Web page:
This course examines the link between human rights and conflict in an interdisciplinary fashion. Students will draw substantially on historical and policy analyses, learning the legal/political history of the contemporary framework for human rights and connecting it to real world efforts underway by lawyers and other practitioners to reframe and transform conflict and build peace.

Over the last 40 years our understanding of the what, the why and the how of capacity development has continued to evolve. While there remain challenges in gaining agreement on which practices are most effective, what we do know is that those efforts, which are most enduring, include a multi-pronged approach working at the various levels.

During this course, we will look at:

  • Various dimensions of capacity development: individual, organizational and environmental
  • The role of training, learning and performance in developing capacity at the various levels
  • Trends and topics, such as fragile and conflict-affect states, gender, technology and social enterprise
  • The role of systems thinking and practice in capacity development

As the peacebuilding field is becoming increasingly professionalized, a strong focus has been placed on the capacity for evidence-based practices and measuring impact through rigorous monitoring and evaluation (M&E). Effective M&E also helps to ensure that peacebuilding interventions are participatory, impactful as possible, do no harm to partners and communities, and use limited resources effectively and efficiently. This introductory course will present the basic concepts of design, monitoring and evaluation, common processes, skills and practical application of concepts and methods in the peacebuilding field. The course approaches M&E from a learning perspective to enable students to think evaluatively, and to understand the importance of good project design, theories of change, conceptual frameworks, baseline, indicators, monitoring, evaluation design, data quality and ethics, reporting and tools for practice.

The Capstone includes three elements:

  1. A “cross-fertilization” workshop at which fellows will present the diagnosis and initial conclusions of their master’s project and receive the suggestions of their peers and the faculty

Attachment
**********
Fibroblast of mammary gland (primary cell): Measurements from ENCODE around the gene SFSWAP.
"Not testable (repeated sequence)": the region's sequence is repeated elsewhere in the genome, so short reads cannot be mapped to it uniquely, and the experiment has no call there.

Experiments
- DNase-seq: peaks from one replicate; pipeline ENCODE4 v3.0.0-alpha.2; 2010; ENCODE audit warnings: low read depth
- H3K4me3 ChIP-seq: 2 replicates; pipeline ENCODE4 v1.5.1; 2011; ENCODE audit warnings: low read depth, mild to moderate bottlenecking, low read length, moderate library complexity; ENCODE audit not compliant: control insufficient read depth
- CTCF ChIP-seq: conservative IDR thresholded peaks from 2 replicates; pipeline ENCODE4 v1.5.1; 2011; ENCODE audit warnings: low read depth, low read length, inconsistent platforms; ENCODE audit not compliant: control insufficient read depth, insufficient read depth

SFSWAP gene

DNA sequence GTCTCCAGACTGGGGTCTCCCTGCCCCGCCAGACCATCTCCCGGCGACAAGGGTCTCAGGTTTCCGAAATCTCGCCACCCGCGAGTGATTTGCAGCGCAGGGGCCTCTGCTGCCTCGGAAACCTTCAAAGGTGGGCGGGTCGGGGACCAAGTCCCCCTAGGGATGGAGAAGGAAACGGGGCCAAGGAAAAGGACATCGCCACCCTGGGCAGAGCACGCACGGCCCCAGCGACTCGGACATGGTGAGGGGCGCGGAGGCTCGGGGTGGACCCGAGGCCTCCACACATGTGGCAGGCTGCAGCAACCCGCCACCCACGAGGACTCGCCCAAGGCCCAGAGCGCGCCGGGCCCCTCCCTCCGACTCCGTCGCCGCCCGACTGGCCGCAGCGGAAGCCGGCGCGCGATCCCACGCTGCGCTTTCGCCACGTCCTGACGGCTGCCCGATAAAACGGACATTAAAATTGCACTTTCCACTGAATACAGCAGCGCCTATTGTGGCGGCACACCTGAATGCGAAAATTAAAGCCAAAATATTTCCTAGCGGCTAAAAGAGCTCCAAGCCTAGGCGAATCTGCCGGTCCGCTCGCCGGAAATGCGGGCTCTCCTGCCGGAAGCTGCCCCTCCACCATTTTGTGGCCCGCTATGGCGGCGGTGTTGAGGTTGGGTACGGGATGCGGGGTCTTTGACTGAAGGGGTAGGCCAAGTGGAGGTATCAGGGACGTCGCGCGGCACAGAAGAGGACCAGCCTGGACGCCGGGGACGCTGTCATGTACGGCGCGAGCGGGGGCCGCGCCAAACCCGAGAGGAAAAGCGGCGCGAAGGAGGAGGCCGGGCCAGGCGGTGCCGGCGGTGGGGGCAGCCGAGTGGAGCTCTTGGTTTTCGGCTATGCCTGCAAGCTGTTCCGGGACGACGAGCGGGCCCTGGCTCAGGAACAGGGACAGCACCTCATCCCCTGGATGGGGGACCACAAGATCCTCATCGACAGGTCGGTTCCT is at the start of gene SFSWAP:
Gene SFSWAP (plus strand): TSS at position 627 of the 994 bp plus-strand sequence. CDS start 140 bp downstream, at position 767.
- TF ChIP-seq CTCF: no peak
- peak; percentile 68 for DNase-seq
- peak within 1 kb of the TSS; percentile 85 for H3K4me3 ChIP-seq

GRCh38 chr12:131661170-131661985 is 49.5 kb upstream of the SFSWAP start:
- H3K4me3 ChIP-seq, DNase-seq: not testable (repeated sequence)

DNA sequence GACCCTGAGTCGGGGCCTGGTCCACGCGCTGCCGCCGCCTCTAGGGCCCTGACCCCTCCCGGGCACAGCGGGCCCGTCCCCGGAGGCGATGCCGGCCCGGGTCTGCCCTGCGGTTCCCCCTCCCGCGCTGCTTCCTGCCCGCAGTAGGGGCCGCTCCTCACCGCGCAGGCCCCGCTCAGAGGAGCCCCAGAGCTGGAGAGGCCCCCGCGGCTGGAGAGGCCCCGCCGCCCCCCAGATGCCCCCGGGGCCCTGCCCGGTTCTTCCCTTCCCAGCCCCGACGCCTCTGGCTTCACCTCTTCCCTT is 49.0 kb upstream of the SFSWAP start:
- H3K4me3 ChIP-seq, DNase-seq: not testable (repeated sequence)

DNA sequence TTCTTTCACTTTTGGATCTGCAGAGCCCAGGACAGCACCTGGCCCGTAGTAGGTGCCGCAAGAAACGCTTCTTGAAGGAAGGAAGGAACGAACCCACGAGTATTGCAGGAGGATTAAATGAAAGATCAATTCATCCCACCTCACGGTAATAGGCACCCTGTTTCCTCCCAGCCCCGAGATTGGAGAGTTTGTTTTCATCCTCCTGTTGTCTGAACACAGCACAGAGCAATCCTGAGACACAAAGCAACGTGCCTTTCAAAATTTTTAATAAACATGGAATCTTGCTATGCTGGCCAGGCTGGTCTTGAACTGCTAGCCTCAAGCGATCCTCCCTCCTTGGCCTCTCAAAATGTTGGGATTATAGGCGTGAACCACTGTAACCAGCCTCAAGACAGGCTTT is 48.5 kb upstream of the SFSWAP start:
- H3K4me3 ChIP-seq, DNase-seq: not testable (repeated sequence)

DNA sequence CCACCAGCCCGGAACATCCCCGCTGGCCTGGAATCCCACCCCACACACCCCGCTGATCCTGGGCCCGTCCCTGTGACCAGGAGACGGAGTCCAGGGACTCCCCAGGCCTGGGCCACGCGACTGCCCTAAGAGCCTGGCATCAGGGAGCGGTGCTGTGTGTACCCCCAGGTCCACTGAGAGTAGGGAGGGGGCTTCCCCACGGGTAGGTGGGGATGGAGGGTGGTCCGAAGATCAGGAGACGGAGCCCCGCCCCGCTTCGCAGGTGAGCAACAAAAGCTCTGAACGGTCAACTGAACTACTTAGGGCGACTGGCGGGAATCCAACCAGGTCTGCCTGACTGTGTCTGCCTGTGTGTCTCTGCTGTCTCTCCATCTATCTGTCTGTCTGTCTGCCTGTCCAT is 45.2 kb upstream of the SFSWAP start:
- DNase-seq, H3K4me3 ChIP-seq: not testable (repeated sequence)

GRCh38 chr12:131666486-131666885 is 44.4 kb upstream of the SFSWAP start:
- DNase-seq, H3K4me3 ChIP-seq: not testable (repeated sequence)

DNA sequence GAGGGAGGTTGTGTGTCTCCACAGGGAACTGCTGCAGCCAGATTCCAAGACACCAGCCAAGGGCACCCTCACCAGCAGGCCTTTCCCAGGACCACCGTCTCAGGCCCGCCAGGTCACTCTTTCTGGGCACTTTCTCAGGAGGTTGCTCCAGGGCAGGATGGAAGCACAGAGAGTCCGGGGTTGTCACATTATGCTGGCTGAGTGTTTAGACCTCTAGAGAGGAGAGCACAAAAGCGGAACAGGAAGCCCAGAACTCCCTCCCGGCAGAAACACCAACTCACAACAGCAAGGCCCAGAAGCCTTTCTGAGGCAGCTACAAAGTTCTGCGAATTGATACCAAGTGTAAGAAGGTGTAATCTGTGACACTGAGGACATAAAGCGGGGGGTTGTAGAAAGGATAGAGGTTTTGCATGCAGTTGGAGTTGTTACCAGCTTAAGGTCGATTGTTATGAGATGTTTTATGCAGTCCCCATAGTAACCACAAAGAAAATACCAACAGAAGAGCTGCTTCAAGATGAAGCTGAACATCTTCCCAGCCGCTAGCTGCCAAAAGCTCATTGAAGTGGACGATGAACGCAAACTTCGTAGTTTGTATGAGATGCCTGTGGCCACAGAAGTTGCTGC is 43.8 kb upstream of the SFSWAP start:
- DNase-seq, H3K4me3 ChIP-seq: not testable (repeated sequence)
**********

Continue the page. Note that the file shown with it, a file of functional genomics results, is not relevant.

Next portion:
2. A career workshop preparing the fellows towards their future leadership roles in the field of Peace and Conflict Prevention and Resolution
  3. The fellows’ public presentations at the annual Rotary Conference in April.

To complement the peacebuilding and development curriculum, the Duke-UNC Rotary Peace Center organizes seminars and workshops throughout the academic year. These events vary but may include meeting with a “practitioner-in-residence,” attending a seminar led by outside experts in the field of peace and conflict resolution, and participating in a professional development workshop on a topic such as public speaking or grant proposal writing.

Fellows also complete the Applied Field Experience (AFE) through a summer internship. The AFE is a requirement and is funded, at least in part, by the fellowship.

Interested applicants are strongly encouraged to research the Duke and UNC academic programs thoroughly before applying.

Contact us

Duke Office:

Duke-UNC Rotary Peace Center
Duke Center for International Development
196 Rubenstein Hall
Box 90237
Durham, NC 27708 USA
Tel: (919) 613-9222
Fax: (919) 684-2861

UNC Office:

Duke-UNC Rotary Peace Center
UNC Center for Global Initiatives
FedEx Global Education Center
301 Pittsboro St.
CB #5145
Chapel Hill, NC 27599 USA
Tel: (919) 843-2792
Fax: (919) 962-5375

Program Staff:

Susan Carroll, managing director
(919) 613-9222

Thomas Lasater, program coordinator
(919) 843-4887